The islands are littered with a collection of world-famous archaeological sites. There's Skara Brae, a superbly preserved Neolithic hut settlement, Maeshowe, a chambered stone tomb, built so the midwinter sun shines along its low entrance hall, and the Standing Stones of Stenness.

But now, nearby, a site recently unearthed site to top them all, the Ness of Brodgar, a vast temple-like complex, one of the most important Neolithic discoveries in Europe that may provide new insight into Stone Age religious practice.

NICK CARD, Ness of Brodgar: The Ness of Brodgar is kind of an archaeologist's dream site. What we have is a complex of structures the like of which we have never really seen before in Atlantic Europe, buildings of scale and complexity and architecture completely enclosed within this massive walled enclosure. It's just spectacular.

JEFFREY BROWN: Nick Card heads up excavation at the site for the Orkney Research Center for Archaeology. He was in Washington recently to lecture on the work. We spoke in the Gallery of the Society of Woman Geographers surrounded by photos From the islands.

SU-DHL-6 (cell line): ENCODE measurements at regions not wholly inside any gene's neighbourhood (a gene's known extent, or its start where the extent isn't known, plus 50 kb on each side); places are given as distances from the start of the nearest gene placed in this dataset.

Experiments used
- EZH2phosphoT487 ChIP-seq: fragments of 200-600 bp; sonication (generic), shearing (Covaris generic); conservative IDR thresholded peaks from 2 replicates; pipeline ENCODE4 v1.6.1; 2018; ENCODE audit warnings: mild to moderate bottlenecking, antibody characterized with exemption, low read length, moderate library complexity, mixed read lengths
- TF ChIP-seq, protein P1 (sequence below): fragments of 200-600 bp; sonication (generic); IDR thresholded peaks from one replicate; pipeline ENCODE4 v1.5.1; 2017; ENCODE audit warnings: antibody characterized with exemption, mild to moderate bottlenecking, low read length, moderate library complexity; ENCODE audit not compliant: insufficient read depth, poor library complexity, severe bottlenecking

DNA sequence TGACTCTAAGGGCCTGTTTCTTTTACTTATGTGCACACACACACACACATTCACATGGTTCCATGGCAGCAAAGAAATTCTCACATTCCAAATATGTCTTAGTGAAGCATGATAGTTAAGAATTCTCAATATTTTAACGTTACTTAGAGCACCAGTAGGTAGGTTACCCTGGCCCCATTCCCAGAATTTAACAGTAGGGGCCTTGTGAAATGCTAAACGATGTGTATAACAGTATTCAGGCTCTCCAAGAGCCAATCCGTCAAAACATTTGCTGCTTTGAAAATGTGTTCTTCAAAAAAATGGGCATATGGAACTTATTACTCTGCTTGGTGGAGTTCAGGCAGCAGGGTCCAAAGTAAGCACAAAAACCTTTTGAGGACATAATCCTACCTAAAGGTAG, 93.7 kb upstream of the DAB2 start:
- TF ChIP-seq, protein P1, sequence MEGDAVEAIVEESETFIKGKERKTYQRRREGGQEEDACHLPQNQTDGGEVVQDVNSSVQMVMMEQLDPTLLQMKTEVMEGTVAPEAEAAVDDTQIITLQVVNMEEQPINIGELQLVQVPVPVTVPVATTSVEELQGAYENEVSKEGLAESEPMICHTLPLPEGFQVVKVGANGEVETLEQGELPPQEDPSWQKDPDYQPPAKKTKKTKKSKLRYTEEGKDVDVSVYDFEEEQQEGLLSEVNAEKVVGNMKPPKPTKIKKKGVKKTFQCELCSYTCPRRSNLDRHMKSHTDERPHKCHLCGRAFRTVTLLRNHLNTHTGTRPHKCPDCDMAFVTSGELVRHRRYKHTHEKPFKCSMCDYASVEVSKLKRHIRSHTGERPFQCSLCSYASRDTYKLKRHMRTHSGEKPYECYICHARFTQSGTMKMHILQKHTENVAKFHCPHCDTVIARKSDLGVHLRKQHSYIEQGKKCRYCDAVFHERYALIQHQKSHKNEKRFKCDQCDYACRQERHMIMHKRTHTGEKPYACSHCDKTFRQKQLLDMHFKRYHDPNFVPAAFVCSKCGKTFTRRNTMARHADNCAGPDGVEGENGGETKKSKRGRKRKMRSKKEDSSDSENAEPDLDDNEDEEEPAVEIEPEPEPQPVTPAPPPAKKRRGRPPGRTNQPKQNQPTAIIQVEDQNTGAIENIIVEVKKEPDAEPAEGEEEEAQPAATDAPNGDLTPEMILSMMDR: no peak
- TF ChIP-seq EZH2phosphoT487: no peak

NICK CARD: It was the focus for activity of over 1,000 years. And I think through that thousand years, its purpose, its meaning, its function would have changed. But I think it did have a religious function, as you know, perhaps reaching out to the gods, to the deities that these people believed in.

JEFFREY BROWN: The site dates to around 3300 B.C., well before the construction of Stonehenge some 700 miles to the south.

It was the Neolithic or late Stone Age, a time of transition From hunting and gathering to farming and settled communities. In more modern times, as this painting From 1855 shows, the site was essentially hiding in plain sight, under a huge mound of earth.

NICK CARD: This mound, I live just up the road From it. I have driven past it hundreds of times. And, yes, you always thought, this has got to be natural. It's too big to be artificial.